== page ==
By Andra Bryan Stefanoni
PITTSBURG, Kan. —
State Rep. Paul Davis, the House Democratic leader who represents the House district that covers eastern Lawrence, began a statewide listening tour Tuesday with several stops in Pittsburg.
His meetings included Southeast Kansas school superintendents and city officials from five counties, and the public.
“We’re making decisions that affect lots of different parts of the state, and I want to hear from all of them,” he said.
The meeting with city officials, held at the Pittsburg Area Chamber of Commerce, drew city managers from Iola, Chanute, Coffeyville, Parsons and Pittsburg. Also on hand were Pittsburg State University President Steve Scott, incoming Pittsburg Mayor Michael Gray, Chamber of Commerce President Blake Benson, and Rep. Julie Menghini, D-Pittsburg.
“There is more at stake for local government this year than any other,” Davis told the group. He said one measure in particular, which would change how businesses are taxed on machinery and equipment, could leave county, city and school officials scrambling to make up potential losses to their budgets in other ways.
To shore up statewide budget shortfalls, the House has proposed cutting 4 percent of state funding to higher education for fiscal 2014, which begins July 1, while the Senate has proposed a 2 percent reduction. Gov. Sam Brownback’s budget proposal would keep higher education funding at its current level.
Scott said such cuts, when combined with other reductions such as salary caps, could equate to as much as 8 percent of the PSU budget. At 4 percent, it would mean a loss of $1.4 million.
He said it would put pressure on the university to make up the difference, most likely in the form of a tuition increase, although how much won’t be known until legislative action is final and the university knows what the budget will be for the fall.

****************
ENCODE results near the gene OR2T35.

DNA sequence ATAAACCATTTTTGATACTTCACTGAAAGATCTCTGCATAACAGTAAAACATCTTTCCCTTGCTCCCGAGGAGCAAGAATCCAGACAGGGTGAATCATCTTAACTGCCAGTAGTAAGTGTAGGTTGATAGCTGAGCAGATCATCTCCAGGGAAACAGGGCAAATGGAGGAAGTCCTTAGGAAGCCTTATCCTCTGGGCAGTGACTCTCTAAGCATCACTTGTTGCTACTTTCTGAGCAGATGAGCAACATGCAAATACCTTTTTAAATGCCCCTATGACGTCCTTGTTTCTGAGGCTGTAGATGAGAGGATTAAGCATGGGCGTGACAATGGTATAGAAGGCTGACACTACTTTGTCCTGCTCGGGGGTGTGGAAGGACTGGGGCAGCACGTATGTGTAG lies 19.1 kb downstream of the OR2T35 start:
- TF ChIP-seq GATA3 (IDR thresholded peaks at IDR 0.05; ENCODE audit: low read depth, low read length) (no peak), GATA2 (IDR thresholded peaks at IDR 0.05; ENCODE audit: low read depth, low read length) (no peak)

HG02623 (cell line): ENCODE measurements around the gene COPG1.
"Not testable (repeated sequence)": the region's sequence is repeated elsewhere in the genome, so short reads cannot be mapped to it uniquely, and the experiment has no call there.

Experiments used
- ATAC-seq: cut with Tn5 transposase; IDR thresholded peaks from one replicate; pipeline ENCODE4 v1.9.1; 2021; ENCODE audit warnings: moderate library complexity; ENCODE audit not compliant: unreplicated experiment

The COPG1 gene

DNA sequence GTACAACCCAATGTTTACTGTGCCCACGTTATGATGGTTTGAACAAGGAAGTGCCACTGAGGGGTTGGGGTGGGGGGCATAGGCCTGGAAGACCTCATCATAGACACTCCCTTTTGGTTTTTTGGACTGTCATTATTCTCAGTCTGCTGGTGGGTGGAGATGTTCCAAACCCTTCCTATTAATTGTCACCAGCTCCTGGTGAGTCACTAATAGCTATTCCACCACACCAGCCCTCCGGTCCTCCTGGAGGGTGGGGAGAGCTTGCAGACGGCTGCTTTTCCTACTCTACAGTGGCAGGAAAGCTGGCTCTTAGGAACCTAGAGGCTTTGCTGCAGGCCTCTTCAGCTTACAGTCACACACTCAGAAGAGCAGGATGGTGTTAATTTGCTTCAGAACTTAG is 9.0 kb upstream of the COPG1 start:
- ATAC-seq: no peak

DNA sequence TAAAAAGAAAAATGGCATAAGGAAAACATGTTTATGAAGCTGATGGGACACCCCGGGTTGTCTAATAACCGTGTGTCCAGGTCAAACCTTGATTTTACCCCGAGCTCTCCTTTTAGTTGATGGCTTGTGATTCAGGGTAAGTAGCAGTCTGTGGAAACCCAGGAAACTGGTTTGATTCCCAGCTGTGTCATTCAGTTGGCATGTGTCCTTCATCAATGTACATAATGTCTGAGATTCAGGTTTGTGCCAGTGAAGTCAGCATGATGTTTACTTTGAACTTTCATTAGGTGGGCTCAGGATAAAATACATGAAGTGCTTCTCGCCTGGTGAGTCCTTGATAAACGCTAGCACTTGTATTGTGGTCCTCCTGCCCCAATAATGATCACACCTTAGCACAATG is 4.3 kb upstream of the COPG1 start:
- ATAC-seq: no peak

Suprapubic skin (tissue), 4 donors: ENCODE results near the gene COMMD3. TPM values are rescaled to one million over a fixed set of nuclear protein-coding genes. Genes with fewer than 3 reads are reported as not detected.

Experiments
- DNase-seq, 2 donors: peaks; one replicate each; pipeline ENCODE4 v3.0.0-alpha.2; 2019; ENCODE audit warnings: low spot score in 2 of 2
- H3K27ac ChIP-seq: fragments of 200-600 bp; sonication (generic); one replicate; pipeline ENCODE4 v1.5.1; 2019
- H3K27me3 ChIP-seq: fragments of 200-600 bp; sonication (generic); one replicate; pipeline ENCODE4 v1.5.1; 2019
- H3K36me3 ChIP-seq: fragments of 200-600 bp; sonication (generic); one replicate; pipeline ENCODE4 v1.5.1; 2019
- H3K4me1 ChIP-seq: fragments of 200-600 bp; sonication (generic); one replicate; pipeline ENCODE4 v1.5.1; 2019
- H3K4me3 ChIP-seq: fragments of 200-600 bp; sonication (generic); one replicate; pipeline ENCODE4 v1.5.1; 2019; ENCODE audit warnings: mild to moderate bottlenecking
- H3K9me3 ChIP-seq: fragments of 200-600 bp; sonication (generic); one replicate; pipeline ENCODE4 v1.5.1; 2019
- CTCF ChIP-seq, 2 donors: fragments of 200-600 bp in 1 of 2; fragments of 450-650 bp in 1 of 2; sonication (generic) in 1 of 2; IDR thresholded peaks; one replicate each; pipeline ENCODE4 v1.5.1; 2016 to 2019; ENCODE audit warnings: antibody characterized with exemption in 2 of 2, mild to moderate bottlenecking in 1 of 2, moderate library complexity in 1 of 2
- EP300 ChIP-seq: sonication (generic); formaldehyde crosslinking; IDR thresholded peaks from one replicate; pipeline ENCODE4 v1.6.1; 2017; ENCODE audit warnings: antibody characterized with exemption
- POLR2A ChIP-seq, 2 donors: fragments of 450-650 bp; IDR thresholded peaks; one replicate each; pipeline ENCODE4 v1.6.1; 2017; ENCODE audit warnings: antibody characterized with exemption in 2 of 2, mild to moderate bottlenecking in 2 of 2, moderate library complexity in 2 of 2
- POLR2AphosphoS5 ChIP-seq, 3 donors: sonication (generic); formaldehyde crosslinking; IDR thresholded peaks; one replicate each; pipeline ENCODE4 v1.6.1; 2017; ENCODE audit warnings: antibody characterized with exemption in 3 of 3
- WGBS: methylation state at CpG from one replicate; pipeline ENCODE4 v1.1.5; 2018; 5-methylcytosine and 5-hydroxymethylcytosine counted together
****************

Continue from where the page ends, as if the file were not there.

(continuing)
“We just really worry about the momentum that we’ve had and whether it would be shut down,” Scott said. “If you look at the scale of the cut — $60 million — that’s basically the allocation to Pittsburg State and Emporia, or Pittsburg State and Fort Hays. It would in essence take out two regents institutions and deny access to 12,000 students.”
The group also discussed measures before the House and Senate that would move local elections, including school board races, from April to November so they could be held in conjunction with national elections. Davis and the rest of those in attendance said they were opposed to such measures, primarily because a few forms would mandate that candidates declare a partisan label.
If the measure with partisan labels passed, those serving in the military would not be eligible to run for office. Those in attendance pointed to Pittsburg City Commissioner Rudy Draper, whose term ended Tuesday night because he did not seek re-election, as an example. Draper serves as a sergeant in the Army.
Davis said he is against such a measure, because in some areas of the state, adding a “D” or an “R” behind a name virtually assures that a candidate will not be elected.
REP. PAUL DAVIS also will make stops in Wichita, Salina, Kansas City, Leavenworth, Manhattan and Ottawa. The legislative session is on break until May 8, when the wrap-up session will begin. By state statute, the session must end by May 23.